New Hampshire-based Sig Sauer announced last week that they have reached a milestone in delivering new pistols to the U.S. Armed Forces.
Since winning the contentious Modular Handgun System contract in 2017, beating out big-name pistol makers from around the globe to replace the M9 Beretta, Sig has exceeded performance standards and recently delivered the 100,000th MHS series gun to the military.
The MHS system comprises the Sig Sauer M17 full-size, and M18 compact handguns, each based on the company’s P320 series pistols, as well as Winchester Ammunition’s 9x19mm M1152 Ball, M1153 Special Purpose, and M1156 Drilled Dummy Inert cartridges.
Over the coming five-to-seven years, upwards of 350,000 handguns and 100 million rounds of ammunition are scheduled for delivery to the Pentagon.
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All branches of the U.S. Armed Forces have placed orders for the M17/18 Modular Handgun System according to Sig Sauer. (Photo: Chris Eger)
Though originally a winner for an Army contract, Sig officials report that every branch including the Coast Guard has placed orders for the modified P320 pistol platform.
Sig’s M17/18 pistol, the winner of the Army’s Modular Handgun System contract last year, is set to be fielded by not only the land service but the Air Force, Marines and Navy as well as the Coast Guard, according to company representatives.
The handguns will begin replacing a host of other platforms, including various marks of the M9 Beretta in the Army. As noted in the Navy’s FY 2019 procurement budget justification for the Marine Corps, 35,000 of the Sigs will not only replace M9s but also Colt M45A1 CQB .45ACP pistols and the newly acquired M007 Glock. In Coast Guard service, the gun will augment the Sig P229R which was adopted in 2005. The Air Force has been quietly acquiring the guns and testing their use for compatibility with aircraft ejection seats.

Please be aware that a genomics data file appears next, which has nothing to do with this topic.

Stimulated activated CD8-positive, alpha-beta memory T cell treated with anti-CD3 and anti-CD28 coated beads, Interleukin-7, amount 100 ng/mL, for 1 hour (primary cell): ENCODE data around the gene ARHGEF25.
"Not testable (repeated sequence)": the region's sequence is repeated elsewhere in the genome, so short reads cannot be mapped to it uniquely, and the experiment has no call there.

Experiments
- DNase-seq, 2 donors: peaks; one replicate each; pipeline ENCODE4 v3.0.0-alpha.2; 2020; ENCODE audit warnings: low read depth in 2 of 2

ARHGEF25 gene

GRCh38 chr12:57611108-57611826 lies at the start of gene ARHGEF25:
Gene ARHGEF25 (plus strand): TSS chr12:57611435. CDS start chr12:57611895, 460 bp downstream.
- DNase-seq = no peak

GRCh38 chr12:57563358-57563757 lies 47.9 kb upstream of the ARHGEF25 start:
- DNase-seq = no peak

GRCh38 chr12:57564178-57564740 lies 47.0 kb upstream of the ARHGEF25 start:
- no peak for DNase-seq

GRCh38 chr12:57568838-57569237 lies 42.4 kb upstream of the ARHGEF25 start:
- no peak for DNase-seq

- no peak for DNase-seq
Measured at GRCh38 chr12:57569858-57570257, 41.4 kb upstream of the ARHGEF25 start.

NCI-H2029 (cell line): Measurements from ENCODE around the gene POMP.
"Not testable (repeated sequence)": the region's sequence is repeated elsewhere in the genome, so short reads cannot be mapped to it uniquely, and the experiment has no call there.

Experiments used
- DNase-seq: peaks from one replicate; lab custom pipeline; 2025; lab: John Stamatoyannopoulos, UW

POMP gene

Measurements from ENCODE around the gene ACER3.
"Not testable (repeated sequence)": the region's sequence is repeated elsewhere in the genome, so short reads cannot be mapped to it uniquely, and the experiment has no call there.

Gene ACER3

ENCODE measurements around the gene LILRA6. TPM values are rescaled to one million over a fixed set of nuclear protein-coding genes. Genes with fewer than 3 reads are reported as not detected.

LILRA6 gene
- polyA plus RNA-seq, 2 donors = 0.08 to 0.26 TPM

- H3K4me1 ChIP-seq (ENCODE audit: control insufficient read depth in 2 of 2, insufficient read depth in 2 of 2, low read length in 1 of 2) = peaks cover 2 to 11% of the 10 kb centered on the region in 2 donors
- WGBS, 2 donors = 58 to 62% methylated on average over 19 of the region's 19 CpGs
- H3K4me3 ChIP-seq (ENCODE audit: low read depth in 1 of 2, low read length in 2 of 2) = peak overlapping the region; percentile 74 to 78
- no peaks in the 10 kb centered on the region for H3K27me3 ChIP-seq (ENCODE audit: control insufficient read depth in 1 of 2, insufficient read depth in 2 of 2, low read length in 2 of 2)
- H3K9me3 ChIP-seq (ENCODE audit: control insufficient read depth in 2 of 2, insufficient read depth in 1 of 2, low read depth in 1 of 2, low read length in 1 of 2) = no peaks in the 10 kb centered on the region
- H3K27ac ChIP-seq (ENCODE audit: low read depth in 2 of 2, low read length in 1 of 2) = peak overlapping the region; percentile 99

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In the above video shot by my homie Ben Philippi, Sig’s Rich Morovitz talked to us at SHOT Show about the U.S. Army’s new M17 sidearm and points out some of the differences between the military’s variant and winner of the landmark Modular Handgun System contract and the standard Sig Sauer P320. Besides the manual safety– an Army requirement– Morovitz also goes into detail on the removable top plate for a Leupold DeltaPoint Pro sight, which is a big move for a MIL-STD handgun meant for the common Soldier in the field.
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The flying service, which is purchasing 130,000 of the new Sig P320 variants, is testing the Army’s Modular Handgun System’s capability to resist damage during the demanding act of ejecting from a moving aircraft.
The Air Force released a number of images of the MHS contract winner, designated the M17 by the military, undergoing testing at a facility at Wright-Patterson Air Force Base, Ohio, earlier this month. The photos show a full-scale anthropomorphic dummy clad in a survival vest and flight gear strapped to a simulated stand-mounted ejection seat. On the dummy’s chest are a pair of M17 pistols, one oriented for a left-hand draw, another for a right, alternating flush-fit and extended magazines.
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